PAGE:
The expected tightening of the central bank’s policy settings aimed to protect the economy against rising inflation rate could have a negative impact on economic growth, an economist said.
The comment came from Benjamin Diokno, economics professor at the University of the Philippines (UP) following the release of the May inflation report, which showed that inflation during the month further rose to 4.5 percent.
The higher inflation turnout sparks analyst projections that the Monetary Board of the Bangko Sentral ng Pilipinas (BSP) may hike its key policy rates in its upcoming monetary policy meeting on June 19.
“If I were a policy maker, I won’t worry too much about it [inflation rate]as I would be worried with the massive joblessness,” Diokno said in a text message to The Manila Times.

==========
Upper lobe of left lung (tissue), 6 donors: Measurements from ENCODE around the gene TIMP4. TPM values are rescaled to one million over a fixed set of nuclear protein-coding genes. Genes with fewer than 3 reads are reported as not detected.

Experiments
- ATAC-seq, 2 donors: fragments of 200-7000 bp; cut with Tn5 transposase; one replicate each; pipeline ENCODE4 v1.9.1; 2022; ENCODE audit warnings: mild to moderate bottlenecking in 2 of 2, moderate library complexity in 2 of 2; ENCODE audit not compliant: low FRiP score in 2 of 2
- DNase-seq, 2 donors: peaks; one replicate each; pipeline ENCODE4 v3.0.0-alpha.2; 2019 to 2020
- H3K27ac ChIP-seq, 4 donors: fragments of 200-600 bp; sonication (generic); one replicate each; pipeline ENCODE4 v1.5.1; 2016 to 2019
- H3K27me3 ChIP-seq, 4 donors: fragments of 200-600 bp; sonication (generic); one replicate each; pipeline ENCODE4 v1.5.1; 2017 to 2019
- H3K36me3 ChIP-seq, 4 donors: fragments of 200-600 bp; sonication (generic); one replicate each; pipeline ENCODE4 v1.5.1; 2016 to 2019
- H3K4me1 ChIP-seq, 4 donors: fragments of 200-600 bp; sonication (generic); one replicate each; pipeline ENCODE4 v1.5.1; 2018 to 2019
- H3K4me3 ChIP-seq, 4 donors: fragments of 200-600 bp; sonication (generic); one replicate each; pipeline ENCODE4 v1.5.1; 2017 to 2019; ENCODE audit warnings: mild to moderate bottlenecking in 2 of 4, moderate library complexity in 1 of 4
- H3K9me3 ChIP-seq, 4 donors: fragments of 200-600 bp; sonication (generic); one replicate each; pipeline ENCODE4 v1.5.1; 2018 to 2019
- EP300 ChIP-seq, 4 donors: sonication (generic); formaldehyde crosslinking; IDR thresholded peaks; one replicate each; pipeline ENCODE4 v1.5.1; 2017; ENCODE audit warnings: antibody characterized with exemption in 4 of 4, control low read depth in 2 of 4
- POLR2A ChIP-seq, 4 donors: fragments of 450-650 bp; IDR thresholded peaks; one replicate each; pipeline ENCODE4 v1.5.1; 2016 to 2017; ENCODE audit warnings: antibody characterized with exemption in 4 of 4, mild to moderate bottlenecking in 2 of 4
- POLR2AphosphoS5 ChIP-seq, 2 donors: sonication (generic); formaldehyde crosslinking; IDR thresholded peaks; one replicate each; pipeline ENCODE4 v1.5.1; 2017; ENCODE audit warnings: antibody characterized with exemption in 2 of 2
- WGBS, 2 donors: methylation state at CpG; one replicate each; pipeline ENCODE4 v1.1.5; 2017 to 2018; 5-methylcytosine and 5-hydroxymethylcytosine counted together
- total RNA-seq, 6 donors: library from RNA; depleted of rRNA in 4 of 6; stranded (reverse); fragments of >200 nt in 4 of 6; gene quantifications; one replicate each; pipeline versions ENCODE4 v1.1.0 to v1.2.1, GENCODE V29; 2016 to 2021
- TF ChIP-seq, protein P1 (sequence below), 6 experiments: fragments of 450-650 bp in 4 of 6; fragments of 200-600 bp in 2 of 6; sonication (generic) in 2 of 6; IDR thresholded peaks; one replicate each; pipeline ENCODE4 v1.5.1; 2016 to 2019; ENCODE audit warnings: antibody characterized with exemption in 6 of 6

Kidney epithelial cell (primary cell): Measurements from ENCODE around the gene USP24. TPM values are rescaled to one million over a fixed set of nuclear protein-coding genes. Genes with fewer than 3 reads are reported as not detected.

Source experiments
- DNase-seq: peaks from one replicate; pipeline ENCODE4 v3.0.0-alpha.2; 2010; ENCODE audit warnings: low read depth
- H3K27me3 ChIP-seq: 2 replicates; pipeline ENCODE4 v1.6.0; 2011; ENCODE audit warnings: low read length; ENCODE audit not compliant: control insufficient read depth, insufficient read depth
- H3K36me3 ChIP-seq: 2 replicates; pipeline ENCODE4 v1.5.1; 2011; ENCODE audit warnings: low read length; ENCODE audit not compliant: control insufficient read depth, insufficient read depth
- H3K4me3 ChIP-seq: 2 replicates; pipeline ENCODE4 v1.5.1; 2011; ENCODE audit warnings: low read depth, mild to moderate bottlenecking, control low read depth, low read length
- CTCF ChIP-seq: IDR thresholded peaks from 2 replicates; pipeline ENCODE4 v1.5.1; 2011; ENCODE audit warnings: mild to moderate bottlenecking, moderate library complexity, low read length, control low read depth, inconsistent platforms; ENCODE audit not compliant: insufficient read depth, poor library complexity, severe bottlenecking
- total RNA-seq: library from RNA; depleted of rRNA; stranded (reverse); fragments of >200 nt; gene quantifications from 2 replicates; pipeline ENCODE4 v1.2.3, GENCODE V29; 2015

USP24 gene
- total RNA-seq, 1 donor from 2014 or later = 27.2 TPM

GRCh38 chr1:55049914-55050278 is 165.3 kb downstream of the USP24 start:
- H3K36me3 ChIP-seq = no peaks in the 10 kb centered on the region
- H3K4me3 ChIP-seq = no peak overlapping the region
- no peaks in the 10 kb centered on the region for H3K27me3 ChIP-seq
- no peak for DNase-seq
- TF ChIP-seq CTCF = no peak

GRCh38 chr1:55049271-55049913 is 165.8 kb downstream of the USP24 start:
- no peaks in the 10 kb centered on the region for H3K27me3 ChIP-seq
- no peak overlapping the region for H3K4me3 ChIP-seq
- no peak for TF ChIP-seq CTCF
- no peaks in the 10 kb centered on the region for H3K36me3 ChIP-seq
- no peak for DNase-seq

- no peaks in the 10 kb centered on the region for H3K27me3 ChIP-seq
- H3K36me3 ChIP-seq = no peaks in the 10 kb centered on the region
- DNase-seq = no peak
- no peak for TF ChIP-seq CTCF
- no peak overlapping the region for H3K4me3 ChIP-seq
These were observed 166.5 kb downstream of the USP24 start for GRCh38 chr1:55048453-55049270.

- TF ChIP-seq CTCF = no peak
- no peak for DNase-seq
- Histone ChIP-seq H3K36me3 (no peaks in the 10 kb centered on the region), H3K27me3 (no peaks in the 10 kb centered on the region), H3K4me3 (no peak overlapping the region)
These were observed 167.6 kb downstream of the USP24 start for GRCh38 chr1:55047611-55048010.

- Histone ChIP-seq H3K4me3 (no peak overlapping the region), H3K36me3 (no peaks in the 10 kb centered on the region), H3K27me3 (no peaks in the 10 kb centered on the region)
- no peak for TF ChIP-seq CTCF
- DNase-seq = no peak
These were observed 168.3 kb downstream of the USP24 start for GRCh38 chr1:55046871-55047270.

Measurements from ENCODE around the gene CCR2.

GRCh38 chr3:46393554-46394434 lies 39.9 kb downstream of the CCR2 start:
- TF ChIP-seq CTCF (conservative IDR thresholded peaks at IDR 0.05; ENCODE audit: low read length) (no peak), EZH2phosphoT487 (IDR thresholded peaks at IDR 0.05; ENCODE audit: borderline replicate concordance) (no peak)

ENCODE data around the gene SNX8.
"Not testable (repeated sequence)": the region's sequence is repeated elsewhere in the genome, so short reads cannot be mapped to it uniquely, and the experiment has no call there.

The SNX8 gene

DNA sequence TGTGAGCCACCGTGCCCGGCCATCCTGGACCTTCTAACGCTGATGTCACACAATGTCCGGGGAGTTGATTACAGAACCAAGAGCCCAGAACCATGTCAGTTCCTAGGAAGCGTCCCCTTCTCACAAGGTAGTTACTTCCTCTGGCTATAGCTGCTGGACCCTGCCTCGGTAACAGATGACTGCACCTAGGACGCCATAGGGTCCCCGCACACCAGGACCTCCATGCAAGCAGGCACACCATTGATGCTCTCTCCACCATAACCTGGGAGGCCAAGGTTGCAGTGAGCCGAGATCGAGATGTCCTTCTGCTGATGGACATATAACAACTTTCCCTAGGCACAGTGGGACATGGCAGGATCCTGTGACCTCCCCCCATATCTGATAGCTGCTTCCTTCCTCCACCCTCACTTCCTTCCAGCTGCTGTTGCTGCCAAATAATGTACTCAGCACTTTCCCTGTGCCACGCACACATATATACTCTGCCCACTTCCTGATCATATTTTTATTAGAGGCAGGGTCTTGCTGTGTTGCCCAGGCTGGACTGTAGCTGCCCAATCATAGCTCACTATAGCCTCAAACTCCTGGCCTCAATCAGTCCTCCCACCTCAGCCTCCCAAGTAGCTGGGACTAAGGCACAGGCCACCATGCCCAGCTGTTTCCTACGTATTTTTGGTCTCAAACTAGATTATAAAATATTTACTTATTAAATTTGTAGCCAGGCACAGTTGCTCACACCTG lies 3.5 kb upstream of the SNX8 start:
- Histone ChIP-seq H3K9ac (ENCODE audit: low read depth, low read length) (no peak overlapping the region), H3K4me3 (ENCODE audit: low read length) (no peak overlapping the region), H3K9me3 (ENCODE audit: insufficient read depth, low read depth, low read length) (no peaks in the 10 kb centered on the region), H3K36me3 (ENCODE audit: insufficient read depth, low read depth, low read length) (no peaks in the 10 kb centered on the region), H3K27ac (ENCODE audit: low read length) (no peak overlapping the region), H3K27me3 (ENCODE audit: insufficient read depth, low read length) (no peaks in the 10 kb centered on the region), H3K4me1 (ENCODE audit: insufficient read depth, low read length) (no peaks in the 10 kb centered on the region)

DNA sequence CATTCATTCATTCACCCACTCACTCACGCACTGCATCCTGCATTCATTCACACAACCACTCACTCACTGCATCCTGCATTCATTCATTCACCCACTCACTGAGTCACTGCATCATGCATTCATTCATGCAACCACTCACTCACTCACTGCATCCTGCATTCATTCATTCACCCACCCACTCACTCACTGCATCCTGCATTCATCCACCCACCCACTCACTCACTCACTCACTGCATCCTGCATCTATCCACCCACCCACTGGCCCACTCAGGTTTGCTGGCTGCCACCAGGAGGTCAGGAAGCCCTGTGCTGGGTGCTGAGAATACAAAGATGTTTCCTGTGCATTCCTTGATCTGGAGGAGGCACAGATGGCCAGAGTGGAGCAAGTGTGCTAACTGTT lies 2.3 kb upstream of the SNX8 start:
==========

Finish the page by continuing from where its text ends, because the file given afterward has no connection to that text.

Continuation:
The UP economist noted that the latest inflation rate is still within the government’s official target of 3 percent to 5 percent in 2014.
Diokno said that the uptick in prices is not due to excessive aggregate demand but more on transitory high food prices.
“A strong anti-inflation response by BSP could be more harmful than helpful to the economy. It could nip the economic expansion at the bud,” he explained.
The economist said that by raising interest rates, it could result in lower investment at a time when higher investment is needed thus resulting in higher unemployment.
“For most Filipinos, the choice is clear: he would rather be employed with mild inflation than be idle with low inflation,” he said.
Latest data from the Philippine Statistics Authority showed that the number of jobless people in the country worsen in January 2014 as the unemployment rate is estimated at 7.5 percent higher than the 7.1 percent a year earlier.